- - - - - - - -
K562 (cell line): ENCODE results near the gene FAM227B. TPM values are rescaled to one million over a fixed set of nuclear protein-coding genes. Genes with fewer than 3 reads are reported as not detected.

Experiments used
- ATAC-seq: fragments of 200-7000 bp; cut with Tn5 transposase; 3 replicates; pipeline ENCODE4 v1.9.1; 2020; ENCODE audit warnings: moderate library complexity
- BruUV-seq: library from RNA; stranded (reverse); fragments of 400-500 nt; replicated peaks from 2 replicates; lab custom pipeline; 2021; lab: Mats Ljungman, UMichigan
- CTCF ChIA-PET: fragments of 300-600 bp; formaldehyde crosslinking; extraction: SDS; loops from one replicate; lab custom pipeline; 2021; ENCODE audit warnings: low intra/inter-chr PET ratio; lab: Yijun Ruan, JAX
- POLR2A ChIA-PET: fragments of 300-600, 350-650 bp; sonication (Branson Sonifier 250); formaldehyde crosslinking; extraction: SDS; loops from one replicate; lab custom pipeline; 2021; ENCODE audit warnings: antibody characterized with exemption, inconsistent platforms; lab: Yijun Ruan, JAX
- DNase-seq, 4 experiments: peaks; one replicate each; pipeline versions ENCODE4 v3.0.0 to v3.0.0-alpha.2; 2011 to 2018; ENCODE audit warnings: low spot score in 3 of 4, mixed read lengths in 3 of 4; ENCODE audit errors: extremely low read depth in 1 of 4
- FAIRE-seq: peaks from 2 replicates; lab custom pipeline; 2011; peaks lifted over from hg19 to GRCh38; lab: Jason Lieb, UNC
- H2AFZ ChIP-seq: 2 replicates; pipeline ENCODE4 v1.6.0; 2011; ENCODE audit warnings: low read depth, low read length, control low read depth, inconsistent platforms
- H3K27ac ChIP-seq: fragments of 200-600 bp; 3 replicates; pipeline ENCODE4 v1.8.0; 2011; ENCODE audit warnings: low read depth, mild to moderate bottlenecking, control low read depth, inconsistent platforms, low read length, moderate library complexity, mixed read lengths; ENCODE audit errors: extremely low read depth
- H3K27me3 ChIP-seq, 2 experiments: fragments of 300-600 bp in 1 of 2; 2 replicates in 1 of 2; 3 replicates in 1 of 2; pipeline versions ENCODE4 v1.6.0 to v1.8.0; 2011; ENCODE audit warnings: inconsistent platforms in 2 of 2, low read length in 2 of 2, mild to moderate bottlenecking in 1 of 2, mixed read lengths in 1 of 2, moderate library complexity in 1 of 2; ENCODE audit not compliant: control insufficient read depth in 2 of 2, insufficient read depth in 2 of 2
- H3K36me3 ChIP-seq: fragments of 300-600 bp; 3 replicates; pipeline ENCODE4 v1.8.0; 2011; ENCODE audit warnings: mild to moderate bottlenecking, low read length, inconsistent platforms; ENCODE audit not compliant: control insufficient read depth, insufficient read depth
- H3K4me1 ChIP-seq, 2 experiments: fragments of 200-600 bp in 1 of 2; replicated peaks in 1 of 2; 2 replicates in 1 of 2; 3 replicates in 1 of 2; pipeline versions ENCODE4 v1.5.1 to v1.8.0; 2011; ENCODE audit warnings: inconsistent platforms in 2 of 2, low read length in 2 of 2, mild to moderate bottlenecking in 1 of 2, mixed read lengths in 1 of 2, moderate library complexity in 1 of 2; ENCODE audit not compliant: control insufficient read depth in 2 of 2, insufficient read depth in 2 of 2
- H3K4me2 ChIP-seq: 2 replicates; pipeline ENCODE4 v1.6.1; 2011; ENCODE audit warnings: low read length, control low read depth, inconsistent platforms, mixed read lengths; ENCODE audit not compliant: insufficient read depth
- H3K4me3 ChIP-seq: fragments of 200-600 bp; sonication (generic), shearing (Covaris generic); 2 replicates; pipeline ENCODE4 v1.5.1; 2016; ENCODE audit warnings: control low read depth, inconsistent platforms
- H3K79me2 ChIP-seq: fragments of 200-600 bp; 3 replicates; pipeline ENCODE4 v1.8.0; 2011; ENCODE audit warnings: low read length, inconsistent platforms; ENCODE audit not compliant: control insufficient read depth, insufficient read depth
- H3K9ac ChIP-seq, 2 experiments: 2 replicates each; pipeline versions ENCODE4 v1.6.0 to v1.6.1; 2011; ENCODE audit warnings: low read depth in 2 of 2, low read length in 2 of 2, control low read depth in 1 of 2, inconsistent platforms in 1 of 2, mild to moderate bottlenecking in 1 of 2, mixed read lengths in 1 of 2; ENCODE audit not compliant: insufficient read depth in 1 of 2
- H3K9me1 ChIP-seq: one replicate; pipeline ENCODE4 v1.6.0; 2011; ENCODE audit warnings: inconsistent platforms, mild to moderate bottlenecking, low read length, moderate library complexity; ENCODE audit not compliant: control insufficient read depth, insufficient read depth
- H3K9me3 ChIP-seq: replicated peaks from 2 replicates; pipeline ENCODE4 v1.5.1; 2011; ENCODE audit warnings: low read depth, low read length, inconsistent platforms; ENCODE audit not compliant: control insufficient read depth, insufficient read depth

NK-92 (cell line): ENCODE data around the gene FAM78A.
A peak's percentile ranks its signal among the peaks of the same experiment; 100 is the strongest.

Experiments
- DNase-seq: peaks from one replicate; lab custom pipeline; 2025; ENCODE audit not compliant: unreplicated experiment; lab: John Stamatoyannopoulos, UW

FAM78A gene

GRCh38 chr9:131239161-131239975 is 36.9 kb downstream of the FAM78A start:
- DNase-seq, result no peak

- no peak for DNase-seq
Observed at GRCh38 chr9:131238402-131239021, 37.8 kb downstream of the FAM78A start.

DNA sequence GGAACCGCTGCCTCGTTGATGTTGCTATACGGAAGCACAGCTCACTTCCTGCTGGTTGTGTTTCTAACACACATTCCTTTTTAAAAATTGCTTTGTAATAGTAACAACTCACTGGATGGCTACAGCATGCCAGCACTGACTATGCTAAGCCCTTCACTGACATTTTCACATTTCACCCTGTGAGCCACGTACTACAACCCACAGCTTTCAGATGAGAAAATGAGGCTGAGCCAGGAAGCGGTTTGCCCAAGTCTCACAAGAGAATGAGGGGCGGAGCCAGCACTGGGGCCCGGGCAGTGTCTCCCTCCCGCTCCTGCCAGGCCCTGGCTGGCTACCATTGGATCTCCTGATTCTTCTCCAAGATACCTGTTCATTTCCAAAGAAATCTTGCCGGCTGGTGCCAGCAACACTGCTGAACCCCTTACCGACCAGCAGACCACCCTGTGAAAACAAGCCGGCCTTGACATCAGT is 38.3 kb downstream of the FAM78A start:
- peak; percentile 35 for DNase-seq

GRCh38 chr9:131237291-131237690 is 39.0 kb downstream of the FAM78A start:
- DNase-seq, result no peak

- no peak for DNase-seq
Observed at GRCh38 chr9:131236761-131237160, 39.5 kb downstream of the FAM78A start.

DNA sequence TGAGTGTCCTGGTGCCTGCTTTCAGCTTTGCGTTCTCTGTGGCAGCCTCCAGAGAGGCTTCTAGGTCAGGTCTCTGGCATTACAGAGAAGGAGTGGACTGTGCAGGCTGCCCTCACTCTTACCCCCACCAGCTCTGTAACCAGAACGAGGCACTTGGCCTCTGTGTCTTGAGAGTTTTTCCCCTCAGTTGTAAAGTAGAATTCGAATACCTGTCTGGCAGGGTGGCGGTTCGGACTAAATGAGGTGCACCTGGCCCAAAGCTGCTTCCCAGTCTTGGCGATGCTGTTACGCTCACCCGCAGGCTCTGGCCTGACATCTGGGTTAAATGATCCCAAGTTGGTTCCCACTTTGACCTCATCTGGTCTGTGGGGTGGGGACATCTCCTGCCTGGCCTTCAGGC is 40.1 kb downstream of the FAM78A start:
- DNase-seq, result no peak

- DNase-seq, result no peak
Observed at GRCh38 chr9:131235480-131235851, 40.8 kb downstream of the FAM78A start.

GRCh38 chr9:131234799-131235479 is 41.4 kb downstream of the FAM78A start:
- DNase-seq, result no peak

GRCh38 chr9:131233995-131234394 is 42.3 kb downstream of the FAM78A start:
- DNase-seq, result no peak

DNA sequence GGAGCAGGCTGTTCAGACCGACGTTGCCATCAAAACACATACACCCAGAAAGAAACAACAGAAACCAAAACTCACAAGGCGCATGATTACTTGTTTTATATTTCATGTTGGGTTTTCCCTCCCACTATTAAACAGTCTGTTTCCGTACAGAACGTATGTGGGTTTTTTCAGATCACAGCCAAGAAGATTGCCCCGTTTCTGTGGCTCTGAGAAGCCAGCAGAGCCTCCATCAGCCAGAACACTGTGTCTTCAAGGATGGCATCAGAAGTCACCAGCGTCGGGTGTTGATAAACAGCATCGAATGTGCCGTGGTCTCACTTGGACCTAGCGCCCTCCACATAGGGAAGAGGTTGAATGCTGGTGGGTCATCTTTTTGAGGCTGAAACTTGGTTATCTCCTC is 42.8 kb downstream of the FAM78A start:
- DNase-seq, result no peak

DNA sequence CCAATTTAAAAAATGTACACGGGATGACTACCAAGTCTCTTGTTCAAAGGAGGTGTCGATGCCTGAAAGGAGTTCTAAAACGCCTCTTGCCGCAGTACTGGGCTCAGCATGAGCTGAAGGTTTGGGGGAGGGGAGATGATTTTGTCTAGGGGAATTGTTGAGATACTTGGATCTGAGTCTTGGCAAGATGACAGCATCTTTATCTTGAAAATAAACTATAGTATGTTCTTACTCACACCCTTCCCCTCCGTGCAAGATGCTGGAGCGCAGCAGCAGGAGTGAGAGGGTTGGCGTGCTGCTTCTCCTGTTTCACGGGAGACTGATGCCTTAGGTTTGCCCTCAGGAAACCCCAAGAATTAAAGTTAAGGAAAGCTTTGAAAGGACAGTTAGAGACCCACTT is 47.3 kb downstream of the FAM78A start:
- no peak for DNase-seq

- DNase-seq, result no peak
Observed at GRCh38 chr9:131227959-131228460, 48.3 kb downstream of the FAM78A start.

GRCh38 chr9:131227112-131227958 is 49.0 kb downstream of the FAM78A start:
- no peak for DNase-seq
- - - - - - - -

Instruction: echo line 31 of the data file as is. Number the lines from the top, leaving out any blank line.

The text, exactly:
GRCh38 chr9:131237291-131237690 is 39.0 kb downstream of the FAM78A start: